Descendants of Founders of Plano’s Historically Black Neighborhood Recall Fond Memories of Their Front-Porch Community
David Evans, Tamara Thomas, Kimberly Smith and Andrea Brooks are siblings who have called Plano’s Douglass Community home their entire lives. They grew up surrounded by family and friends who cherished the rich history of their neighborhood.
The siblings’ great-great-great grandfather, Andy Drake, was the first Black man to settle in Plano after receiving his freedom. Together with Mose Stimpson – also an ancestor of the siblings – Drake founded the community in the 1860s, named after abolitionist Frederick Douglass. Many of Drake’s and Stimpson’s descendants still reside in Douglass today.
For most of its history, Douglass was predominantly African American. Today the community is more racially diverse, with Black residents now making up a quarter of its inhabitants, according to the 2019 American Community Survey. The neighborhood is home to approximately 200 modest houses located near Downtown Plano between Central Expressway and I Avenue.
Like One Big Family
Andrea, 13 years her brother David’s senior, was a student when Plano started the process of integrating schools in 1964. Prior to that and even for years following integration, Douglass operated as its own, self-sustaining community.
“Because of segregation, they had to have their own everything here,” David said.
“Candy shops in people’s homes. Our own funeral home. There was a hotel,” Andrea remembered.
“It was a self-sustaining community because Black people could not go and shop at other stores,” David shared.
All three siblings remember Douglass as a place that operated as one big family during their childhood in the 1950s and 60s. When their grandmother cooked, she would ask the neighbors if they wanted to eat, too. They’d all gather together, extended family and neighbors, over a hot meal. When their grandmother took them shopping, she’d ask anyone nearby if they’d like to join. When the ice cream truck stopped by, their grandparents bought ice cream for every kid on the block.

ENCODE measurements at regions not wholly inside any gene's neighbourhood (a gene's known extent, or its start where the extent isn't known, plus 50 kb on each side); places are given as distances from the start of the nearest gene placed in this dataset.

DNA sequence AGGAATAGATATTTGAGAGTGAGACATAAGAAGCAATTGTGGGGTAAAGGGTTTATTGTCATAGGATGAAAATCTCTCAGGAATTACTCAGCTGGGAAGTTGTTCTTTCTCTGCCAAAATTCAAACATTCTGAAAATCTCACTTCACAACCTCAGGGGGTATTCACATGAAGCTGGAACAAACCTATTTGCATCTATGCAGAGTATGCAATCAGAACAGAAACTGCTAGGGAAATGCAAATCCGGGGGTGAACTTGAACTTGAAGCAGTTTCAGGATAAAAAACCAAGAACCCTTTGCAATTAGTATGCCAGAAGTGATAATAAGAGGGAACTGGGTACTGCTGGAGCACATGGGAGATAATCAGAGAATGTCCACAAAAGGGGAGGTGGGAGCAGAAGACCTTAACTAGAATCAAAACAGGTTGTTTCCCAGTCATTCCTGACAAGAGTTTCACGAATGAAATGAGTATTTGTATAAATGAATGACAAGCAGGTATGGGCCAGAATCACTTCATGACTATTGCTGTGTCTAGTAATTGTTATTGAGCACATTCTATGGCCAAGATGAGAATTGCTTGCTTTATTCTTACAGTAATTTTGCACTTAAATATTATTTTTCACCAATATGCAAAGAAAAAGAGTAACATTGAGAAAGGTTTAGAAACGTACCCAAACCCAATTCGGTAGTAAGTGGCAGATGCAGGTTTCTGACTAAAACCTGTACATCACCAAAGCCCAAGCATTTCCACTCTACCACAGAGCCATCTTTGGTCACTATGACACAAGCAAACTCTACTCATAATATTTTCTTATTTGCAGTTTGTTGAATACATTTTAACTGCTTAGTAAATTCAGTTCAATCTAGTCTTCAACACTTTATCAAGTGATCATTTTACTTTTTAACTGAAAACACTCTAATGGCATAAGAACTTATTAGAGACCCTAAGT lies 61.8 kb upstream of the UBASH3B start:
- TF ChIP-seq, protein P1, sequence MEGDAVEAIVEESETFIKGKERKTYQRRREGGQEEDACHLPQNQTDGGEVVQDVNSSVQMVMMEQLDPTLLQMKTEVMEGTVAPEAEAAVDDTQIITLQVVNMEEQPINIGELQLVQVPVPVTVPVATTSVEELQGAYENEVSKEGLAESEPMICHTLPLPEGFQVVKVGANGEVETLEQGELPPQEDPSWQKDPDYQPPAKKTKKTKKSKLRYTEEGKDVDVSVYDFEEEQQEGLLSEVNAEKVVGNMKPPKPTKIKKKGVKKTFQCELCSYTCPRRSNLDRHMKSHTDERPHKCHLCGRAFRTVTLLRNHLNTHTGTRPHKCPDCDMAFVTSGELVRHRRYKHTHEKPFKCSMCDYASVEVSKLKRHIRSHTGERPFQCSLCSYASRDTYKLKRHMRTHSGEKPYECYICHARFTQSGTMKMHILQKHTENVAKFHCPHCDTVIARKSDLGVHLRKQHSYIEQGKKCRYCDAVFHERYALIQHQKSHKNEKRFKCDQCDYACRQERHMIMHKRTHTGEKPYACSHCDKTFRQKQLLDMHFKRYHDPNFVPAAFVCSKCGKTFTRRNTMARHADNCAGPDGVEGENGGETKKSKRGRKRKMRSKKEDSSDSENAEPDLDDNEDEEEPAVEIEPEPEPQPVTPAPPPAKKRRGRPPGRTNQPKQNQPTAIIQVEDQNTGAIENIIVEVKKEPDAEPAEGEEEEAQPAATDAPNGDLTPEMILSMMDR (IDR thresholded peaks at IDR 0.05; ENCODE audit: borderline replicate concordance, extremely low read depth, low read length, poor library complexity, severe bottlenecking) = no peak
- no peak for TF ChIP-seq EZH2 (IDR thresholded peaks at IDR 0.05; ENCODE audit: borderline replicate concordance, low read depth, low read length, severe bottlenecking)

“It was the most wonderful place to grow up because everybody, whether you were cousins or not related, was family. You couldn’t get away with much because everybody knew everybody, and everybody’s mother was watching,” Tamara said. “It was and still is such a safe neighborhood. We’d sleep with our windows up, the doors unlocked. ‘Cause everybody was family, you know?”
Integration Splits the Community
Andrea vividly remembers the experience of Plano schools becoming integrated. She recalls that it was not easy for her, or for any of her neighbors.
The city decided to divide the neighborhood in half. Kids living on the west side of Douglass attended schools on the west side of Plano, and kids on the east side of Douglass attended schools on the east side of Plano. Being separated from one another “was horrific,” Andrea said.